History of Leith, Edinburgh

Archive for the ‘Featured Articles’ Category

Historic Views

Thursday, January 16th, 2014

I have decided to create a website of views of Historic views and photographs of Historic buildings, streets from around the country that will be helpful to the professional and local historian not forgetting the family genealogist. The website is called called “Historic Views” I have decided to create a website of views of Historic views and photographs of Historic buildings, streets from around the country that will be helpful to the professional and local historian not forgetting the family genealogist. The website is called called “Historic Views” and can be found here

Major dig under way at Leith Fort in Edinburgh

Wednesday, January 15th, 2014

A major excavation of Leith Fort in Edinburgh is to get under way in a bid to unearth artefacts from the early 19th Century. The fort was originally constructed in 1780 to defend the port of Leith against the American Navy. for more click here

History: Lamb’s House, Leith

Wednesday, January 15th, 2014

Lamb’s House was probably one of the finest merchants’ houses in Scotland in the 16th and 17th centuries. It is an impressive four storey A listed building with crow-stepped gables, tall chimneys and massive fireplaces. for more click here

East Lothian’s Broxmouth fort reveals edge of steel

Wednesday, January 15th, 2014

Archaeologists have identified the earliest use of steel in the British Isles from a site in East Lothian. for more click here

Lothian, John, ca. 1805-1846

Wednesday, January 8th, 2014

Lothian, John, ca. 1805-1846
Wood, John, ca. 1780-1847
Title: Lothian’s Plan of the Town of Leith and its vicinity. for more click here

Thomson, Charles, fl. 1820-1831

Wednesday, January 8th, 2014

Title: Plan of the Town of Leith and its environs. for more click here

Lancefield, Alfred, fl. 1843-1855

Wednesday, January 8th, 2014

Johnston’s plan of Edinburgh & Leith. for more click here

Doomed to wander

Wednesday, December 4th, 2013

13th March 1656. — It is unanimuslie condescended and concluded that our petitione sould be sent up to England to the Lord Protector concerning our Kirk that it would please his Heighness to cause restor it to us agan that wee may convein in it for ye worship of God, seing we have no place to meitt in but in ye open fields.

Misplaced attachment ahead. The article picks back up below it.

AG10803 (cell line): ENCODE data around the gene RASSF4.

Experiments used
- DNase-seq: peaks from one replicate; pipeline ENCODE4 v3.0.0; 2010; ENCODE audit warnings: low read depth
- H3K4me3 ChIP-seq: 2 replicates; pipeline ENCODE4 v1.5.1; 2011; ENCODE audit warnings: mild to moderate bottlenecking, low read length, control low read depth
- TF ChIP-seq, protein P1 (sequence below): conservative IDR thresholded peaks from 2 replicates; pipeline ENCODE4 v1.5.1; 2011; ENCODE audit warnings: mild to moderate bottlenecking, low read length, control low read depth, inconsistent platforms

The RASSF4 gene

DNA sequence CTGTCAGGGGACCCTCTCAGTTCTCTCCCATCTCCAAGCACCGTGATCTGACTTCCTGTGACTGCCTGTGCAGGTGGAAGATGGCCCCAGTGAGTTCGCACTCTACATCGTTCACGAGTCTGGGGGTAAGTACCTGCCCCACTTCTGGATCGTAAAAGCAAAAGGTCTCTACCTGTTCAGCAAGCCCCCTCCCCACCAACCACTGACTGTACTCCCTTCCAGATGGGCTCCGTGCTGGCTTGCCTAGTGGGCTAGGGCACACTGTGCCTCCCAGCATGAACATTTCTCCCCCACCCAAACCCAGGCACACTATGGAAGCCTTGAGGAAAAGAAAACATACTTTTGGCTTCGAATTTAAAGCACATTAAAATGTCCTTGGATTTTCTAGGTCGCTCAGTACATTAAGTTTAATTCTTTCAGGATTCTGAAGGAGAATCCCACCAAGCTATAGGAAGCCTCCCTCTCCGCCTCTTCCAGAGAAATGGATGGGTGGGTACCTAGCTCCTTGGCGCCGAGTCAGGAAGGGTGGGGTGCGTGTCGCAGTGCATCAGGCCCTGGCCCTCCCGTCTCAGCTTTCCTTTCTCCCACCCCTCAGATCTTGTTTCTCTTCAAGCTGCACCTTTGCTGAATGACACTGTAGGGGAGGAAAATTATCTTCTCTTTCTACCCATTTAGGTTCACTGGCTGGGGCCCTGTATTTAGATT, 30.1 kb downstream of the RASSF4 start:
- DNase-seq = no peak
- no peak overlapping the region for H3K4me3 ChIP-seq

Also to writ to Collonel Fenwick governour of Leith qo for the pnt is at Londone that his honour would be assistant yrunto.
(Note.—These Minutes show the forlorn lot of the congregation doomed to wander (because of support of the monarchy) in the wilderness all these months. The services were, we may suppose, held none the less regularly, the people gathering round the Giant’s Brae, on which the minister stood to preach. Even so the services were subject to surveillance by the evangelical troops of the Protector.)

“Magasin” means war stores

Wednesday, December 4th, 2013

26 of June 1656.—Anthoine Rosewell, James Cutler and John Young Tailzr are desyred to goe to the North Kirk Session of Leith to intimat unto them that ye Counsell of State in Scotland efter ye sight of ane reference (from his heighness The Lord Protector) haith appoynted the south congregation of Leith to have the use of the north kirk to preach in for a tyme until the Magasin be removit from ye south paroch unto ye Citidal, at which tym the south congregatioun are to be restored to yr owne south kirk again, God willing.

(Note. — “Magasin” means war stores. The inference from this Minute is that the stores of the army — provisions, guns, horses, etc. — were kept in and about South Leith church, which formed the headquarters of the garrison until these were removed to the Citadel. The Citadel of North Leith was one of the great fortifications built by Cromwell — “passing fair and sumptuous.” To make way for it, the burial place of North Leith was removed to the banks of the Water of Leith, where it remains still as a witness to the warlike energy of the great Protector. A description of the Citadel will be found in the histories of Leith. The main entrance, a strong archway thirty feet deep, may still be seen leading off Dock Street, )

Scotland’s oldest bride and groom tie the knot after more than 30 years together

Wednesday, December 4th, 2013

BILL BURNETT, 86, and his 89-year-old partner Jane Pollock had been living together for three decades before Bill proposed, and the couple eventually married at South Leith Parish Church in Edinburgh yesterday. for more click here

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